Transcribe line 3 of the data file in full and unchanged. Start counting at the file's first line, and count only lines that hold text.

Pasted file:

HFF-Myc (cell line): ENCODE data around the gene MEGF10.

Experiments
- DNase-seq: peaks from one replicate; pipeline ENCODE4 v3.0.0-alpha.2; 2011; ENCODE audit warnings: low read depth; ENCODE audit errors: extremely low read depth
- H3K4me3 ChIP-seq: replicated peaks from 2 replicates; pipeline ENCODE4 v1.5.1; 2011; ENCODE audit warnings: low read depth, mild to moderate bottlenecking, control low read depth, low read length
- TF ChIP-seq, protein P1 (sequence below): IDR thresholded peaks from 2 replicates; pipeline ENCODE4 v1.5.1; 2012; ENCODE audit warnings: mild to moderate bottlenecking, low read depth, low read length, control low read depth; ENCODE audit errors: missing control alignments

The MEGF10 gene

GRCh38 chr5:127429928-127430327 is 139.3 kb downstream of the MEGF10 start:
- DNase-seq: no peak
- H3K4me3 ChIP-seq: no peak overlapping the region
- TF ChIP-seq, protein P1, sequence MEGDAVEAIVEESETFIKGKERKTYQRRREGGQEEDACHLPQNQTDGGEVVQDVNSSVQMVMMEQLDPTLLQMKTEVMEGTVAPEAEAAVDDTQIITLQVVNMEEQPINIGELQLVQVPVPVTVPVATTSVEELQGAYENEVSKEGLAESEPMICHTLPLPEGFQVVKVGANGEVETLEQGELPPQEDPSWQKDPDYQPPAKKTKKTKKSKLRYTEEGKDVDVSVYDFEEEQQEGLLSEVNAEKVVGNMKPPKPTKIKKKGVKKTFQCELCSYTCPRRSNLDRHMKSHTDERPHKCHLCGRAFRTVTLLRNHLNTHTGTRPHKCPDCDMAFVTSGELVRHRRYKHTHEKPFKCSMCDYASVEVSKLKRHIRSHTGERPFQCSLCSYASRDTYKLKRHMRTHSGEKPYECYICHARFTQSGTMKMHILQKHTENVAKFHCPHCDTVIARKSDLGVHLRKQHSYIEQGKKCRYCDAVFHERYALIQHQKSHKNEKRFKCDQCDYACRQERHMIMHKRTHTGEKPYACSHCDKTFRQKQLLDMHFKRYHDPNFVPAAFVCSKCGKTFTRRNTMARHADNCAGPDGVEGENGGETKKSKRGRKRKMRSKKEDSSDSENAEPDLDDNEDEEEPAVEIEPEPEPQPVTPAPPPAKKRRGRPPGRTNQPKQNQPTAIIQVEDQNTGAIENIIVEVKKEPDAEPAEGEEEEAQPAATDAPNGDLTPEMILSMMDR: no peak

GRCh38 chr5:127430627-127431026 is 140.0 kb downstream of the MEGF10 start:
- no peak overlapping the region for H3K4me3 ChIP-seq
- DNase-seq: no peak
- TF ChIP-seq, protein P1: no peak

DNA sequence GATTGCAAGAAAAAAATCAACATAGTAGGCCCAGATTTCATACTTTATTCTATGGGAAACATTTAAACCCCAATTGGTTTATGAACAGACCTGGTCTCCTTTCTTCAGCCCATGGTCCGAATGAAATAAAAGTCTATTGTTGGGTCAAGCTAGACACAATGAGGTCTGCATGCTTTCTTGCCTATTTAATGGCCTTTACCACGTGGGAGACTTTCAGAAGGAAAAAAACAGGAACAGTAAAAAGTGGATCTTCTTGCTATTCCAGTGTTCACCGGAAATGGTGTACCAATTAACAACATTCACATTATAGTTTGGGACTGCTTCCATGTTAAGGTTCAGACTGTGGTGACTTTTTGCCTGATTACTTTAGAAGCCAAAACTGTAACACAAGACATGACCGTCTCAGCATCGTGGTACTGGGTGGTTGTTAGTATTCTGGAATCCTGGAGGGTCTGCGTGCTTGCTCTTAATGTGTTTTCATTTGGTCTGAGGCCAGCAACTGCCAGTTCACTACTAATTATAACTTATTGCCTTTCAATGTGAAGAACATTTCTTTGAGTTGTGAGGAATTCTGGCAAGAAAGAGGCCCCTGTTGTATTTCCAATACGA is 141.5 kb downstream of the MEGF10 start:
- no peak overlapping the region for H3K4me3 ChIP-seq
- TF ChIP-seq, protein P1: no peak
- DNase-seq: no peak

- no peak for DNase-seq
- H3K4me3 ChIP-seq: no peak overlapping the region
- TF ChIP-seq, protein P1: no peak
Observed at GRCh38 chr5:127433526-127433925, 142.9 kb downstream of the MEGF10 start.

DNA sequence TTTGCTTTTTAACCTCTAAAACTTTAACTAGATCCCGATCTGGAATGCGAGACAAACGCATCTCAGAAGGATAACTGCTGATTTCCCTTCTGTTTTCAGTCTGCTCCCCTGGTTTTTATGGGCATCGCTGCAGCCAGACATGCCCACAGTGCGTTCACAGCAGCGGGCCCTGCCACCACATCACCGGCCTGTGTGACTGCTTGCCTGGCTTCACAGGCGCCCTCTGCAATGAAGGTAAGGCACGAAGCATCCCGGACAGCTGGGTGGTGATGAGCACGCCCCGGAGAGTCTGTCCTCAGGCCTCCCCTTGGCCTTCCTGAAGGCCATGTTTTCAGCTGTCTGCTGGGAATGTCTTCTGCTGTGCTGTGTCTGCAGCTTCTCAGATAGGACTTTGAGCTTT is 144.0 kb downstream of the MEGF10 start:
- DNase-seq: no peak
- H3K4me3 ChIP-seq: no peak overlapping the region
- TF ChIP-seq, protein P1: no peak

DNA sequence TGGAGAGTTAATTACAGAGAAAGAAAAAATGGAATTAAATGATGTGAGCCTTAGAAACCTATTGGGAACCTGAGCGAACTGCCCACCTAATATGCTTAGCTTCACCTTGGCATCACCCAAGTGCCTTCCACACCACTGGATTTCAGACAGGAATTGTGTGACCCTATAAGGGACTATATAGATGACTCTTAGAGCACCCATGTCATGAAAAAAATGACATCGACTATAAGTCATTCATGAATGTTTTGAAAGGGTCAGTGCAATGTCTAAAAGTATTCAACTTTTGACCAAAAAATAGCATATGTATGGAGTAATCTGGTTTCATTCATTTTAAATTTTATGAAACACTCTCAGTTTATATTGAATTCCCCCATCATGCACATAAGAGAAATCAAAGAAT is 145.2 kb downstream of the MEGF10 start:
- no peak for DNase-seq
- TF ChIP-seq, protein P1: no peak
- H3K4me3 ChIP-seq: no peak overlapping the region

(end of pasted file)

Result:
- DNase-seq: peaks from one replicate; pipeline ENCODE4 v3.0.0-alpha.2; 2011; ENCODE audit warnings: low read depth; ENCODE audit errors: extremely low read depth